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Old 20-12-2015, 19:24   #20
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Re: Mono Hull Verses Trimaran Pro's And Con's

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Originally Posted by MermaidMuse View Post
I thought that only happened when they hit submerged multihulls.

All joking aside, how would you describe the motion of the cat under sail compared to the tri that you had sailed? Were there any similarities?
There was a popular cartoon in one of trimaran designer Jim Brown's books that showed a couple of people on the hulls of an upside down trimaran looking down into the water to see a sunken monohull that had snagged their mast.

As far as sailing motion, I find a tri is more similar to a mono than a cat is. The biggest similarity I think is that both cats and tris move around more quickly than monos. I have not experienced some of the adverse behaviors described, but methods of sailing multis have evolved.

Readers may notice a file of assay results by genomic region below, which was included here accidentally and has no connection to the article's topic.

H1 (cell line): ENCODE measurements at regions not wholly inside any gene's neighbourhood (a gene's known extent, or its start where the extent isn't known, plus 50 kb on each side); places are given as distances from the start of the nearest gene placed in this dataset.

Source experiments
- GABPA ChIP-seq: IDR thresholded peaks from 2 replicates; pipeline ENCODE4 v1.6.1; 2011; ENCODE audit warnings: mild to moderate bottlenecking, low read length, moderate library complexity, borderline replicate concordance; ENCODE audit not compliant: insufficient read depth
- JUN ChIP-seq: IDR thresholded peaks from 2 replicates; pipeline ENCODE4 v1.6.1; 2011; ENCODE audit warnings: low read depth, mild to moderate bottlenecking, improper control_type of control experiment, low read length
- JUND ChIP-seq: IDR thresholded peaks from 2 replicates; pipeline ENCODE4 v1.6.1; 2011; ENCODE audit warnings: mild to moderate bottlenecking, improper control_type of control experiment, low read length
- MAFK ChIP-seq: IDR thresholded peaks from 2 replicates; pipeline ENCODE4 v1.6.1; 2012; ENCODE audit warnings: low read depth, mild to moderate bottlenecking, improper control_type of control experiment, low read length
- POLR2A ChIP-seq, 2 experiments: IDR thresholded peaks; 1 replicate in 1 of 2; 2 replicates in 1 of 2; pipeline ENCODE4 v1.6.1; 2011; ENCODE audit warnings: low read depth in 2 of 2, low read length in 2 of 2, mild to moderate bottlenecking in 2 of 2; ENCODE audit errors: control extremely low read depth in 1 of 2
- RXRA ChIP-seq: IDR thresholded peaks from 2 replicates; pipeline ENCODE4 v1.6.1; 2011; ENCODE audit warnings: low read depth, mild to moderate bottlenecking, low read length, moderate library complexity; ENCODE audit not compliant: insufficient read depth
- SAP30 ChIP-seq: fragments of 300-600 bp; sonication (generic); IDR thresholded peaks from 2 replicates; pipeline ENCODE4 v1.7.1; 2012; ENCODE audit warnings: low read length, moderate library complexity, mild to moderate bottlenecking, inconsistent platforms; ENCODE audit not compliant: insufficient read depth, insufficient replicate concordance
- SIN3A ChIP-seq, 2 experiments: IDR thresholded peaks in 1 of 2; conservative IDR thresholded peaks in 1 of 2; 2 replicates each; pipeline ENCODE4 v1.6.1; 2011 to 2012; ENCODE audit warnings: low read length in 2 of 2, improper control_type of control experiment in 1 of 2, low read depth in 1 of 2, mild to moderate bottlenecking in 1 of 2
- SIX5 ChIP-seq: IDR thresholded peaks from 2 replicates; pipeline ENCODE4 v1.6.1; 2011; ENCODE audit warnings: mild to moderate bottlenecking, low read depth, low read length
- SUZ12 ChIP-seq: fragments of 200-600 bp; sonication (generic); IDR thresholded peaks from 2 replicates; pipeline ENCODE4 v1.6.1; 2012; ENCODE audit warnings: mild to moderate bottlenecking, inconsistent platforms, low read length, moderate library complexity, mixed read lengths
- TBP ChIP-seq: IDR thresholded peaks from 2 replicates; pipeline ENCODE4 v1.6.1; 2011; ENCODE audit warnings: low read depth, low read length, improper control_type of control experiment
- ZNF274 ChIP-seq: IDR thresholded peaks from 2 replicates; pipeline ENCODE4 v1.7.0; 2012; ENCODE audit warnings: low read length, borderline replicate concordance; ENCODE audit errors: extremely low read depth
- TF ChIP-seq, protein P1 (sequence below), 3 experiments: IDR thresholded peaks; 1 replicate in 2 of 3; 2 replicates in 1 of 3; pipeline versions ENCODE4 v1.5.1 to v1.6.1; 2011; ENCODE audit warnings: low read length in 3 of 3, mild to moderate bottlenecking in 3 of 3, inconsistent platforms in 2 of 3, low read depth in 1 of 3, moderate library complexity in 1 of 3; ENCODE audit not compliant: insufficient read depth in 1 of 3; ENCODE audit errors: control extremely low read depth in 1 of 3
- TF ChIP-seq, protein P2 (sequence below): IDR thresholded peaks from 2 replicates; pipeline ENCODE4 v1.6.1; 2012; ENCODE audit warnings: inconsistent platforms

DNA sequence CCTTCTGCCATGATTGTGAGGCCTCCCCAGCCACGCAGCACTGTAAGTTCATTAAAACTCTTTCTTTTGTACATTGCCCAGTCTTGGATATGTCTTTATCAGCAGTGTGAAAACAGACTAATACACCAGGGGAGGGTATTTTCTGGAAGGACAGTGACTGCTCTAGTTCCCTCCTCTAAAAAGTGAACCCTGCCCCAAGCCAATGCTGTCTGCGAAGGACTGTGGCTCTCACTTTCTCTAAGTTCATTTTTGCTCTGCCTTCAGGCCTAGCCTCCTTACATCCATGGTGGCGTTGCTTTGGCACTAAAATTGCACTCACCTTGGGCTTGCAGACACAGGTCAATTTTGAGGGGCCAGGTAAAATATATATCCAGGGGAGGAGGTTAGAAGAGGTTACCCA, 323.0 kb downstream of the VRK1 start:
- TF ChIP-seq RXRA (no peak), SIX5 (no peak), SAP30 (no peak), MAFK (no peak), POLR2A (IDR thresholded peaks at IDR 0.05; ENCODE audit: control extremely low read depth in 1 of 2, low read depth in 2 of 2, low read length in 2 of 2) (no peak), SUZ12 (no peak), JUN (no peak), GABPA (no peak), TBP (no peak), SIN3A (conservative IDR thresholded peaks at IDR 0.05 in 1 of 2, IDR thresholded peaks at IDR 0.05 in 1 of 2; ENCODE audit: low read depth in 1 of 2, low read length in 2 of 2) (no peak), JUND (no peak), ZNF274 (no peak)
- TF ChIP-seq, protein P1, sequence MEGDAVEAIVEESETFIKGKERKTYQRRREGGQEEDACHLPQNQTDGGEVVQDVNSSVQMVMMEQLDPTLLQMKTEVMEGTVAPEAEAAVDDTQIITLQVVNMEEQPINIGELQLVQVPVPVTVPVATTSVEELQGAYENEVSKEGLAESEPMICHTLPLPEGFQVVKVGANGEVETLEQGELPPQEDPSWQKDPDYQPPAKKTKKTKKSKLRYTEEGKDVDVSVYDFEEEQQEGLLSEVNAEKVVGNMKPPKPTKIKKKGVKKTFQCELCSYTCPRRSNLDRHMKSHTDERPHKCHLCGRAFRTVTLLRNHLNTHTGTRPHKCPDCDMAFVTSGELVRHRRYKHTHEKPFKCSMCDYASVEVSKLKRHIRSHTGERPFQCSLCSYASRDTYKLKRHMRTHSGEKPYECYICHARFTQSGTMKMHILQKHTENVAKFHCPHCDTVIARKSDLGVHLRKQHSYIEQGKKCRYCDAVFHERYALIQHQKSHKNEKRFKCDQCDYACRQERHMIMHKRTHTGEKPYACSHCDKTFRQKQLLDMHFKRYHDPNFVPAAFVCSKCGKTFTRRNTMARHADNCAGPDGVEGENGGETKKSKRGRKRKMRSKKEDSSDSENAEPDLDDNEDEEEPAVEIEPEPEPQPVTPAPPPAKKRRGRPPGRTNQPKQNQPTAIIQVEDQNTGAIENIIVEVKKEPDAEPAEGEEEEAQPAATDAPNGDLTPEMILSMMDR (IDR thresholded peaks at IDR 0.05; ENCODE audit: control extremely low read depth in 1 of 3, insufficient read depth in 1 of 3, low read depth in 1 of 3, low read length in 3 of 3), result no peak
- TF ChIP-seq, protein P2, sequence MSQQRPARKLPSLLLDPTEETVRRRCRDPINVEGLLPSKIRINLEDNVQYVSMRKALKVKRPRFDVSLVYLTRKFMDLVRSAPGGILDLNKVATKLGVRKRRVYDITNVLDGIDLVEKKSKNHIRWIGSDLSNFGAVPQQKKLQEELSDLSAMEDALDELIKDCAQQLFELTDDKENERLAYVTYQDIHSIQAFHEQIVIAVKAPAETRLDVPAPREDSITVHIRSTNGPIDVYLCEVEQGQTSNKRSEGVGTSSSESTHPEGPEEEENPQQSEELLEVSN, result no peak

The only time I've been nervous in either of the two boats mentioned was with some beam seas in a squall while coming across the Gulf of Mexico in the 36' cat, but the cat wasn't bothered and neither was I after a few minutes. Sort of like a mono going rail down and back up only quicker. Never even reefed. Similar conditions but a little more wind going down the west coast of Florida, put in the first reef and boat kept trucking steady as a train.
I've beat to weather and reached in bouncy conditions in the tri but it was never a worrisome experience, sometimes reefed, sometimes not.

Interestingly, I've never been bothered in either type of boat running downwind. My ex and I sailed a 45' Chris White cat for years in varying conditions. Left out of Westend, Grand Bahama Island one morning at about 0700 and cleared the St. Augustine, Fl. sea buoy at 1200 the next day. Wind was from the south, we were flying spinnaker and main surfing up to 19 knots. The seas were 5-6' and increasing near dark, autopilot was starting to have some problems so we went down to just the jib at dusk and proceeded through the night @ 7-8 knots with the autopilot doing just fine.